L-Band

The term L-band refers to four separate bands found in the electromagnetic spectrum and includes spans from 1 to 2 gigahertz. The L-band frequency is most commonly utilized in radar technology, fiber optics and satellite telecommunications.

Laser Diode

A laser diode is a small semiconductor device that, while similar to an LED in appearance and construction, produces coherent laser radiation rather than incoherent light (the type produced by an LED). Used in a broad range of products, laser diodes are most frequently used as vital components in fiber optics systems and telecommunications devices.

Mode-Hop-Free

Mode hopping refers to an event in which a laser, while operating on a particular resonator mode, suddenly switches to another mode. The mode to which the laser switches quickly takes over all of the optical power being produced. Mode hopping is most frequently the result of external stimuli, including noise disturbances or sudden variances in temperature. A device that utilizes a mode-hop-free tuning range effectively prevents the phenomenon of mode hopping by coordinating the gain maximum and the resonator mode frequencies.

Monochromaticism

Monochromaticism refers to the level and purity of a laser light's electromagnetic radiation in terms of energy. A laser inherently possesses high monochromaticity, directionality and coherence (as opposed to other light sources). When all of the photons that a laser emits have the same energy (and, thereby, the same wavelength), this laser is deemed to be monochromatic and emits a single spectral color.

Multimode Fiber

Multimode fiber, usually utilized in communication over short distances, is a type of optical fiber that is manufactured to transmit multiple rays of light (also known as modes) simultaneously. Each mode is carried at a reflection angle slightly different than the ray adjacent to it. In order to accommodate multiple modes at the same time, multimode fiber has a larger core than single-mode fiber.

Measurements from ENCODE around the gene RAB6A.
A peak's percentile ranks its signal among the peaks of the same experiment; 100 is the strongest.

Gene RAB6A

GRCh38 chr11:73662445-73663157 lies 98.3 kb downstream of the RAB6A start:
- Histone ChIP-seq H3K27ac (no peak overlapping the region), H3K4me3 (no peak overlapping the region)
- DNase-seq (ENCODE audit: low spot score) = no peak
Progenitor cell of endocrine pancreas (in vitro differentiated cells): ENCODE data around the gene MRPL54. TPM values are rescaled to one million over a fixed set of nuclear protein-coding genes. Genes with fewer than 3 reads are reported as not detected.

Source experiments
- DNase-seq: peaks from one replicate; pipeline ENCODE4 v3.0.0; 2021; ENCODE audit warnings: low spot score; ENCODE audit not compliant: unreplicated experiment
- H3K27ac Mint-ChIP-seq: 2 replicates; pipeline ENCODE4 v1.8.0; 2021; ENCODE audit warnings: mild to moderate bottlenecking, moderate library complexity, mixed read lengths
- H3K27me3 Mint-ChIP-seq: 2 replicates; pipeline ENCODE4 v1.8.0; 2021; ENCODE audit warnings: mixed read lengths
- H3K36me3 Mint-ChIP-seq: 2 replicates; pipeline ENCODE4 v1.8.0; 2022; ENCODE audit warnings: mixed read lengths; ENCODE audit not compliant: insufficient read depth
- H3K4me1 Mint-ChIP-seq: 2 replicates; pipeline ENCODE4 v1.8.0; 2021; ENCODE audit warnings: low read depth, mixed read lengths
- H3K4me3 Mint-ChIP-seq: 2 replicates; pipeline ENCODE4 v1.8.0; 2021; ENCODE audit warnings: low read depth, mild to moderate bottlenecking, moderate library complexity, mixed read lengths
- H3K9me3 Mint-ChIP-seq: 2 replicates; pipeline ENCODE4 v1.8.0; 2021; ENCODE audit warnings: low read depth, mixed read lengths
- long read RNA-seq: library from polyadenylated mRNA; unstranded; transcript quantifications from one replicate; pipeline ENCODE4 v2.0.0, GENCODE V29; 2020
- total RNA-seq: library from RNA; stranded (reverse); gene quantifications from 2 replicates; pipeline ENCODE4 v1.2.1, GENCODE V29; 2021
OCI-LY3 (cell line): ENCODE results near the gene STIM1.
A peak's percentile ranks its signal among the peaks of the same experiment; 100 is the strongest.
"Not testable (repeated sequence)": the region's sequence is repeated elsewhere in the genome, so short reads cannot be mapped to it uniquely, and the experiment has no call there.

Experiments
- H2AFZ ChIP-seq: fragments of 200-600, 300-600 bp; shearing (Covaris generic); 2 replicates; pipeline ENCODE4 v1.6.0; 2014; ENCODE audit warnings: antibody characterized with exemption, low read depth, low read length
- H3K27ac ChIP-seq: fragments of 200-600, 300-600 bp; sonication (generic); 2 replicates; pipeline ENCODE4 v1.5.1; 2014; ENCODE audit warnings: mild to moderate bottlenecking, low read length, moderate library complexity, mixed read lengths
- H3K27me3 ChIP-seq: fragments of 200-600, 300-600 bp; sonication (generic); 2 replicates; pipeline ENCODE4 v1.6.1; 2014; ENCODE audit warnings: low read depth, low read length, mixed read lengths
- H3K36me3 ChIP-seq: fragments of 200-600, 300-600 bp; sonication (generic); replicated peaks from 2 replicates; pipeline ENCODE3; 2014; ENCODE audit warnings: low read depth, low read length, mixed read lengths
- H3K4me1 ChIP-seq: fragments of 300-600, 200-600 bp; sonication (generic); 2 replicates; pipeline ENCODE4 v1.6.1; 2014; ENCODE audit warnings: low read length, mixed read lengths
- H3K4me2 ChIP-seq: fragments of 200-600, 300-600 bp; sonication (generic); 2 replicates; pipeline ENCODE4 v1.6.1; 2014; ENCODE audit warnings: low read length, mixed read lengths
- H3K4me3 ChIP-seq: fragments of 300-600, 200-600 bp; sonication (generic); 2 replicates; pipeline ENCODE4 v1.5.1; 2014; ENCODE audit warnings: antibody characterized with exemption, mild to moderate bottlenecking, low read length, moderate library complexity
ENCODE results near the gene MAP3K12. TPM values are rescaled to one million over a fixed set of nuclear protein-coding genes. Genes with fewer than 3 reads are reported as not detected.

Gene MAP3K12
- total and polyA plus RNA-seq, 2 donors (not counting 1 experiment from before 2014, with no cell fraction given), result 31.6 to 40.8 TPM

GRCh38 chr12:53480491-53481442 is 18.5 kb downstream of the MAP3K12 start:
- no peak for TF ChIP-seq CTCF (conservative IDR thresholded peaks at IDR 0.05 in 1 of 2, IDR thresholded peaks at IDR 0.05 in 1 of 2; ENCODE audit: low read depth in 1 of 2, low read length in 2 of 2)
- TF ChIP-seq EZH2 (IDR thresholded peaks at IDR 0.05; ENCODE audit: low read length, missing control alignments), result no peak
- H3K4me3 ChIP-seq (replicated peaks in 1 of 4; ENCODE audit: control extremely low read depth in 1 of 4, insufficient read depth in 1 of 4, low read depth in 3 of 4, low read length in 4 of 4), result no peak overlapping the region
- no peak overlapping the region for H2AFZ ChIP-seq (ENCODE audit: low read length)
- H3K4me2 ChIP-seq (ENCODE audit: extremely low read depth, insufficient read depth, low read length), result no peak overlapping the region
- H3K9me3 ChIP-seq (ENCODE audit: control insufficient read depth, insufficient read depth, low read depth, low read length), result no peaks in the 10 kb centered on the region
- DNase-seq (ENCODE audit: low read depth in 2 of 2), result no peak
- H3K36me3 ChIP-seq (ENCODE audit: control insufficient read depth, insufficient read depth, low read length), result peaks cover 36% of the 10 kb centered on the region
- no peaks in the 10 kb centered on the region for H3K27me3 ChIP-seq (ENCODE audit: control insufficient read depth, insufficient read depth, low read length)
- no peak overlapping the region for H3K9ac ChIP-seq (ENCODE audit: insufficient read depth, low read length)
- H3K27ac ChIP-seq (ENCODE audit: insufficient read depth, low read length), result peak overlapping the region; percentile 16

Optical Power Range

Optical power range refers to the full spectrum of power that can be measured within an optical signal. When used to test the average amount of amplitude in a fiber optic system, this range is measured with an optical power meter.

Single-Mode Fiber

Single-mode fiber, most commonly used in fiber optic communication over long distances, is a type of optical fiber that is designed to transmit a single ray of light (or mode) at one time. Characterized by its ability to transmit a ray of light with less modal dispersion than multimode fiber, single-mode fiber is capable of preserving the integrity and purity of a light pulse over more lengthy distances.

Spectral Linewidth

Spectral linewidth refers directly to the width of a spectral line within a given electromagnetic transmission. It is also defined as the spectrum of a particular frequency in an electronic system.

Sweep Functions

Sweep functions are among a number of adjustable and programmable features on a given electronic testing instrument. This function provides a return of constant amplitude when testing a component with linearly increasing frequency.

Tunable Laser Source

A tunable laser source is an adjustable electronic device that emits a laser beam for testing purposes. Its construction provides a high signal-to-spontaneous-emission ratio, making it especially useful in testing components in the C-band and L-band ranges. The more dynamic range means that the user is more easily able to characterize DWDM testing devices with higher channel isolation.

Wavelength Range

Wavelength range is the name given to the entire measurable spectrum of electromagnetic radiation. This range includes visible light (between 400 and 800 nm), ultraviolet radiation (lower than 400) and infrared radiation (above 800 nm).